Forward Thinking - A Past Student’s View | Scots College
 
 

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Forward Thinking – A Past Student’s View

Prageeth (PJ) Jayathissa

Prageeth (PJ) Jayathissa left Scots in 2007 to study Mechanical Engineering at the University of Canterbury. Since then his career has taken many twists and turns.

He started his own design engineering company which had projects ranging from wind turbine optimisation to electric bike design. PJ moved to Switzerland to study for his Masters at the ETH Zurich in renewable energy systems, and wrote a thesis on human skin tissue repair. Following that he began working as an architect designing buildings that produce more electricity than they
consume (an example pictured below), and somewhere in between wrote a PhD on the matter.

“The Hilo at Nest. An innovation building that demonstrates the latest in lightweight construction and sustainable design. The building produces more solar electricity than it consumes, supplying the neighbouring buildings with sustainable energy.”

While in Europe, PJ was President of a network of more than 2000 entrepreneurs and innovators that utilised their knowledge to solve problems in climate change, and set up an organisation that provides protection to vulnerable refugee women in Greece. He now works as a data scientist in Singapore where he uses AI to optimise human wellbeing in office spaces. And he also teaches yoga in his spare time.

PJ’s own experiences have led him to think about how today’s students should be prepared for their futures:

“The general education system is loosely based off methods designed during the industrial revolution; you learn subjects, specialise in a career, and become a human machine within a certain skill set.

While this has worked in the past, I am now designing machines that are more capable, efficient and competent than any human machine can be. A human machine simply has no chance of competing against the artificial intelligence that is being manifested.

So what differentiates humans from the current state of AI? It is curiosity, compassion for others, the desire to solve global problems, the ability to think creatively, and innovate. Even educators should be warned – if you don’t innovate in your teaching methods you too will be made redundant in the near future!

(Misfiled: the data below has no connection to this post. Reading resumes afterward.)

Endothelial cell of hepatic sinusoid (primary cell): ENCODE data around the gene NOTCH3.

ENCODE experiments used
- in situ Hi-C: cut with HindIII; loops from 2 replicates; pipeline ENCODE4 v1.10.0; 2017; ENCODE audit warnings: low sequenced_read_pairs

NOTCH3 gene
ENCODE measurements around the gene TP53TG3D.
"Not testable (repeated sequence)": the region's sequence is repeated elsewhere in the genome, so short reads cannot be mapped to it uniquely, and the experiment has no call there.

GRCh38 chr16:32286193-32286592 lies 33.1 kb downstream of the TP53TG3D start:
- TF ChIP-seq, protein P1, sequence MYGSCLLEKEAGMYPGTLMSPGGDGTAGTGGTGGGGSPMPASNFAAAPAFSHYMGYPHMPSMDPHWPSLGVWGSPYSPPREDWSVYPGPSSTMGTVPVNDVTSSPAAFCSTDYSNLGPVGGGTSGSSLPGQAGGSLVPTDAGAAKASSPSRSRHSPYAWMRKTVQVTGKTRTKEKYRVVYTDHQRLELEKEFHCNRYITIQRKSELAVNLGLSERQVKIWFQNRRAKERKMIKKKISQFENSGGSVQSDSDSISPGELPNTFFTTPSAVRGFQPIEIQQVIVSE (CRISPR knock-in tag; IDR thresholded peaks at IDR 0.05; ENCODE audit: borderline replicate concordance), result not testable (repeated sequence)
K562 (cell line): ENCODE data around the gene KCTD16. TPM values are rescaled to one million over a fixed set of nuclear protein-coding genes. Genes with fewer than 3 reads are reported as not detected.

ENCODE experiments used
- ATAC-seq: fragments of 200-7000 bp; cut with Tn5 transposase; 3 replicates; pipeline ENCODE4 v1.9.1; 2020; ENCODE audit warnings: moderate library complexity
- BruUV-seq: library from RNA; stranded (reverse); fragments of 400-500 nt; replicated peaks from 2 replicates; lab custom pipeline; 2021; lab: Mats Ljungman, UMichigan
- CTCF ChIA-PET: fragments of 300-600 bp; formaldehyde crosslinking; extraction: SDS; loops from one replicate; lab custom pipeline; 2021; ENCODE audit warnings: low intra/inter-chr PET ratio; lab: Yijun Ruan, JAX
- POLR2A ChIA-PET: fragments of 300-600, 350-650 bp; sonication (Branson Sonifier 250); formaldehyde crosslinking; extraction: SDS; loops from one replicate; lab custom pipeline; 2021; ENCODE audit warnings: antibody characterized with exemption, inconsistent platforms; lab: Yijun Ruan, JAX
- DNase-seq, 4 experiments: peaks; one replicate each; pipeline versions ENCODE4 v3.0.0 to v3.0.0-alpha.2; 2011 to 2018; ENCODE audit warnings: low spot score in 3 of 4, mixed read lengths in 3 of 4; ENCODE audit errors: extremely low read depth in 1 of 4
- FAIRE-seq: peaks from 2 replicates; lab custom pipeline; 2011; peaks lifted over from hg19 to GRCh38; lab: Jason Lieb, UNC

Students should not learn subjects to know subjects, because any AI will know these subjects better. Rather, you should learn subjects in order to learn how to learn. We all have open access to an unfathomable quantity of knowledge. The challenge is to process that knowledge in the most efficient way. That is what you need to get out of your time at school.

Focus on your curiosity in the world, employ the breadth of knowledge that is available to you, solve the large problems in life, and most importantly fail.

If this sounds theoretical, in terms of practicality, I look at my cohort of colleagues who studied mechanical engineering. One works as a lawyer, another works with autistic children. There’s a musician, mindfulness coach, sailor, pilot, and a huge number that became scientists or got brought into the finance and consulting sector.

These career changes were possible because our engineering degree taught problem-solving and the search for knowledge. We became modern versions of the renaissance-man that can simultaneously be an artist, philosopher, mathematician and scientist. We are no longer boxed into career silos because that simply has no future.

Fortunately, these skills can be attained during your time in school. You just need to try and fail. Start an organisation that solves a societal problem. Learn to code online and develop an app. Go protest against injustice. Help a homeless person, and trace the source of poverty. Make a process more efficient and follow it through into a product. And most importantly be curious, and let it kill the cat that resides within you.”

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